“It’s basically like a glorified waffle iron,” said Sister Anne Marie. The irons automatically rotate on a carousel and batter is poured onto them. The nuns pull the baked sheets off of the iron and later cut them by hand into discs and package them into tubes. The wafers have Biblical designs and symbols etched into them, patterns drawn by the sisters.
During mass, the wafers become Christ’s body, according to Catholic teaching. That the wafers are made by hand rather than by a machine is important, the nuns said.
“It’s definitely a privilege to be able to make the altar bread,” said Sister Christina Marie.
Like everything else at the monastery, bakery work is silent, too. Sisters can only speak to the bakery manager if they have a question, not to each other.
For Wells, this bakery work will replace a job she was offered with General Electric. The opportunity was one she had worked for throughout school, but when she realized she was interested in religious life, her earlier career ambitions waned.
“I had the opportunities of the world laid out before me,” she said. “But ultimately, what would it amount to? What if I did end up high up in a big company with all the money and technology I could possibly want? What would it amount to? Nothing. Nothing compared with God.”
Cynical surprise is a frequent response to their lifestyle, several nuns said.
The Cistercian sisters at Valley of Our Lady don’t think of their former lives, attached to their old names and hobbies, as a loss.
Parents of cloistered nuns can especially struggle, wondering how their child could “give it all up” for the convent, never to return home. Nuns are not permitted to leave but families can visit them at the convent once a year.
Sister Christina Marie was Chrissy Murphy when she was researching microscopic insects and their role in soil decomposition in Puerto Rico. She had just graduated from the University of Colorado at Boulder with a master’s degree and had fallen “madly in love totally unexpectedly” and was planning on entering a Ph.D. program.
“Everything was falling into place except I didn’t have any peace about it,” she said. “There was still something not quite right and at this point in my life, I knew I needed to give God a chance.”
After “a great deal of agony and prayer and tears” she felt like she couldn’t make the commitment to the Ph.D. program. She left Puerto Rico and searched for a religious community. She wanted to try a cloistered, contemplative order and found Valley of Our Lady online. Sister Christina Marie entered as a postulant when she was 24, nine years ago.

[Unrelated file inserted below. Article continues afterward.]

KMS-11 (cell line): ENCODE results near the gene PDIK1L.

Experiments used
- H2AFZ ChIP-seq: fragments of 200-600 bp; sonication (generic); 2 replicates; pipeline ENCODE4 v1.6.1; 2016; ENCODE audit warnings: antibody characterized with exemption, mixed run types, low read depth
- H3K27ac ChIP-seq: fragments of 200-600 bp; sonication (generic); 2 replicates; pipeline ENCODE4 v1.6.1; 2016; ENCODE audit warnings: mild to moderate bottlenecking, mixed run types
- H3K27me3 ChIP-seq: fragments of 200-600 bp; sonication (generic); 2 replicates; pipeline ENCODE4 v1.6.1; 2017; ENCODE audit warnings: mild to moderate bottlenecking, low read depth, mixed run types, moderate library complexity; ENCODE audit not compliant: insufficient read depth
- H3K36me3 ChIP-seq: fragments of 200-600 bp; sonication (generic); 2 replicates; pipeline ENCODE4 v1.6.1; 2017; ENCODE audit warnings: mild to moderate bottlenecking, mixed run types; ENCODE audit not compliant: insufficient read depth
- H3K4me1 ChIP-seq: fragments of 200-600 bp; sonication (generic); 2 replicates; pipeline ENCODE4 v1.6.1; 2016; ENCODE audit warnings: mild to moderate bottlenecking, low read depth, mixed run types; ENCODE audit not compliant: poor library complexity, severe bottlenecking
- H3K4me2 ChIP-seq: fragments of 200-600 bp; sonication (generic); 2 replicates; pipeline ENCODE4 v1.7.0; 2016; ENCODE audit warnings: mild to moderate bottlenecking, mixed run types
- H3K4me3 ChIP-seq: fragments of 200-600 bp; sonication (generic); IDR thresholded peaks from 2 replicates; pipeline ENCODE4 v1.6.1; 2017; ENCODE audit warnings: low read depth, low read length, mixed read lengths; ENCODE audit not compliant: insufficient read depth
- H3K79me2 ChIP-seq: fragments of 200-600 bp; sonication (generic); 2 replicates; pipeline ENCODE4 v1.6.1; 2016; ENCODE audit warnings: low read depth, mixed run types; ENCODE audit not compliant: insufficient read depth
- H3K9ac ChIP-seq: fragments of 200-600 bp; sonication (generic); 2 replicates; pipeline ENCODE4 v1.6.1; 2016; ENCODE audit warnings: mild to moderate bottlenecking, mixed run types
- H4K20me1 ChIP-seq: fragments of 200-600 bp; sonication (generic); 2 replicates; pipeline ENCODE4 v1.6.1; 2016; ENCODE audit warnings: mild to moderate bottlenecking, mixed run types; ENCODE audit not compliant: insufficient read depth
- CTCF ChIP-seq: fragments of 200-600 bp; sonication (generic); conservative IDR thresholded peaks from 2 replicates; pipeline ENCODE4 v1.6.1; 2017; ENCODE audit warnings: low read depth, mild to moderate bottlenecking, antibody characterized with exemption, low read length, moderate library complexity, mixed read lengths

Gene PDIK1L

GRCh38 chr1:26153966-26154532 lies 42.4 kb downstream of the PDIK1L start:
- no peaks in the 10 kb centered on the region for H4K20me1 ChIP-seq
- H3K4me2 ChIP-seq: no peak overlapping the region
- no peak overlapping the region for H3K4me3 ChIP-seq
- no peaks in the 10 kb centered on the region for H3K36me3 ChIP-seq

She was drawn to the quiet thoughtfulness at the core of monastic life, and said it was how she related to her career in the world, too.
“Even in the world I would have been a contemplative scientist,” she said. Monastic life, she said, “just fed me more.”
Her colleagues and boyfriend were stunned.
“Yeah, people definitely just think you’re throwing your life away,” she said. “It’s really a great gain, just on a different plane. It requires a vision of faith to be able to understand the vocation because it is mystical.”
Though the sisters are separated from other people, “that’s just physically," Sister Christina Marie said. "We’re very present to the sorrows and the joys and the struggles and the sufferings of the world. It is hard to explain what it is. It’s always something mysterious because God speaks to the heart and the individual in a mysterious way.”
She added: “No one can really totally explain what got them in the door and usually if someone can give you a detailed description of why they’re here, you might want to question their vocation.”
Sister Mary Benedicta was Starsha Johnson when she was studying aeronautical engineering at the University of Illinois at Urbana-Champaign.
She was not raised Catholic and knew nothing about nuns outside of what she saw in the movies “Sister Act” and “The Sound of Music.” She grudgingly attended a Catholic church when she was in college, only because a young mentee in a group for women engineers kept asking her to try it.
“Every excuse a non-Catholic I could give, I gave it: ‘Oh no, I’m just a pagan,’ ‘Oh, if I set foot in that place it would burn down,’” Sister Mary Benedicta said.
She eventually relented but didn’t know what she was doing or why she was there. She stood when people kneeled to pray. She wasn’t sure what Communion was, or how to take it.
She later learned the purpose of mass and how to receive Communion.
Sister Mary Benedicta said she thought, “So God is not just a three letter word, it’s a person? Well, now knowing that, I need to try again.”
She went again to receive Communion and that’s when everything changed, she said.
“I felt amazing. I was so excited on the inside, like, this is awesome. And it was such a great feeling,” she said.
She entered the monastery when she was 26 and 10 years later is now its vocations director. She is the primary point of contact for Wells and other postulants. They are allowed to speak to her anytime during their first year.